Two transit workers did not attempt to stop the rape of a 21-year-old woman on the platform of the G train at the mostly deserted 21st Street station in Long Island City early Tuesday morning.
The attacker, who had an apparent foot fetish, assaulted the woman on the train and then followed her into the station just before 3 a.m.
Transit workers at the station—the token booth clerk and the conductor of an incoming train—saw the incident and heard her cries. Each individually called for help, but neither left their post, either in the train or the token booth, following Metropolitan Transit Authority protocol.
According to police, the woman’s attacker came up to her on the train and brushed her foot. After she moved to another seat, he followed her and then tried to lick her feet. She missed her Greenpoint Avenue stop while fending him off, and then ran out at the 21st Street station to get help.
The conductor driving a passing G train, Harmodio Cruz, saw the man dragging her into a stairwell. He called the incident in but said the train was too far out of the station to stop and help.
The victim was unable to get out of her assailant’s grip and was raped on the stairway.
“I swear if I could do it all over again, I would have stopped the train … and stopped the guy,” Cruz told the Daily News. “I felt helpless. I felt bad. I felt guilty.”
The token booth agent also saw the scuffle and heard the woman’s cries. He called for help, but he did not leave his post either, following MTA protocol.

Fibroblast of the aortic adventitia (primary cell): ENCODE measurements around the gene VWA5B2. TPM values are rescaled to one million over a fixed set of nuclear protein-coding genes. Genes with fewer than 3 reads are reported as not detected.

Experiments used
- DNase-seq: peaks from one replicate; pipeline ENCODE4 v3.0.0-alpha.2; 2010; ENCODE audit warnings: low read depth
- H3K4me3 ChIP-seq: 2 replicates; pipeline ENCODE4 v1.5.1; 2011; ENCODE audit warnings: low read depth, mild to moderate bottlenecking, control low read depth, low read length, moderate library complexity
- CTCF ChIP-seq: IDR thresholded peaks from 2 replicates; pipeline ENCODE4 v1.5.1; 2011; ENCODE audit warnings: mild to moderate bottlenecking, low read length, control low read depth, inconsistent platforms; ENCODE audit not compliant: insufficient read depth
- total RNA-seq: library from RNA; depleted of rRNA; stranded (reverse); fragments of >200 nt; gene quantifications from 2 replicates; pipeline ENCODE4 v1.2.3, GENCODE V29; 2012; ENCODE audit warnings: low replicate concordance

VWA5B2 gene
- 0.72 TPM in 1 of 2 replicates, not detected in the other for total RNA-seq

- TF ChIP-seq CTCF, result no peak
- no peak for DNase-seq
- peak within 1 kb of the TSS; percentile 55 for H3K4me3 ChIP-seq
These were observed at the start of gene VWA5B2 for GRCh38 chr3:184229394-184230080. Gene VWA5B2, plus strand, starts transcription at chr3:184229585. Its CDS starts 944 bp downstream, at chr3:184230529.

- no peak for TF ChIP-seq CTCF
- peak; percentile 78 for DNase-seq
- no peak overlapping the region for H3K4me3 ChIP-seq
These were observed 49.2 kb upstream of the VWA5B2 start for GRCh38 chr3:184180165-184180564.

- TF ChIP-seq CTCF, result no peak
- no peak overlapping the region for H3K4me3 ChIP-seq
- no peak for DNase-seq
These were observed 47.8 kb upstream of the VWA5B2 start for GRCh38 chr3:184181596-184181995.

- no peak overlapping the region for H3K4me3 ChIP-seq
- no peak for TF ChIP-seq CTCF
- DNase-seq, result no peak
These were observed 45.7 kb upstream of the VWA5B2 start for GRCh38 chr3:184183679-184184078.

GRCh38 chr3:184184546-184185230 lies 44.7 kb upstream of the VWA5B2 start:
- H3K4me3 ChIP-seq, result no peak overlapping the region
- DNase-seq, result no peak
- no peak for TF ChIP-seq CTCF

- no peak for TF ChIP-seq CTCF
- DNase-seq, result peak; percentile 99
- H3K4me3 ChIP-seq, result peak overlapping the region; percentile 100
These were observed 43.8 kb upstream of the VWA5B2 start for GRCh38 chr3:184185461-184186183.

MTA spokeswoman Deirde Parker said the transit workers acted as they were trained; the police arrived on the scene in nine minutes. Token booth workers are advised not to leave the booth because sometimes a commotion is staged to lure an agent out, either to assault him or her, rob the booth or both.
The woman was taken to Elmhurst Hospital and treated for her injuries. She was able to give police artists a description of her attacker, whom they said is a light-skinned black man with a moustache in his 20s, about 5 feet 8 inches and around 160 pounds. He was last seen wearing a black jacket, khaki cargo pants and a camouflage hat.
Since October, there have been at least two other reports of a man assaulting women on Queens subways by fondling their feet. “We tried to see if there was any connection,” said NYPD Detective John Sweeney, “and found that there wasn’t.”
It hasn’t gone unnoticed by commuters who use the 21st Street G station that the platform is often deserted and feels unsafe. “This subway station is kind of creepy,” said a woman in her 40s who uses it daily to get from her home in Richmond Hill to her office in Long Island City.
“I don’t usually go down to the platform until the train comes,” she said, while waiting on the mezzanine in view of the token booth. “In here you wait for a while too,” she added, “like 15 minutes.”
Even at rush hour, the platform of the train doesn’t have more than a half-dozen riders waiting for a train in either direction. “It just seems to be deserted,” said Amelia Power, a Greenpoint resident who uses the line to get to and from midtown. “I don’t use it at night.”
Michele Vigeant, a director at Safe Horizon, a non-profit violence counseling and prevention organization, cautioned the public against blaming the victim. “It’s really important to know that someone can’t prevent a sexual assault.”
The group advises general safety practices like travelling in pairs, leaving an uncomfortable situation immediately and calling for help. “The harm reduction strategy is to call for help,” she said, “but it only works if people are willing to help.” She called the token booth protocol “very unfortunate.”
Safe Horizon offers free and confidential counseling services. Vigeant urged victims to call the Safe Horizon hotline at 212-227-3000.
“Every three minutes someone in this country is made a victim of sexual assault,” she said, adding that rape is one of the most underreported crimes.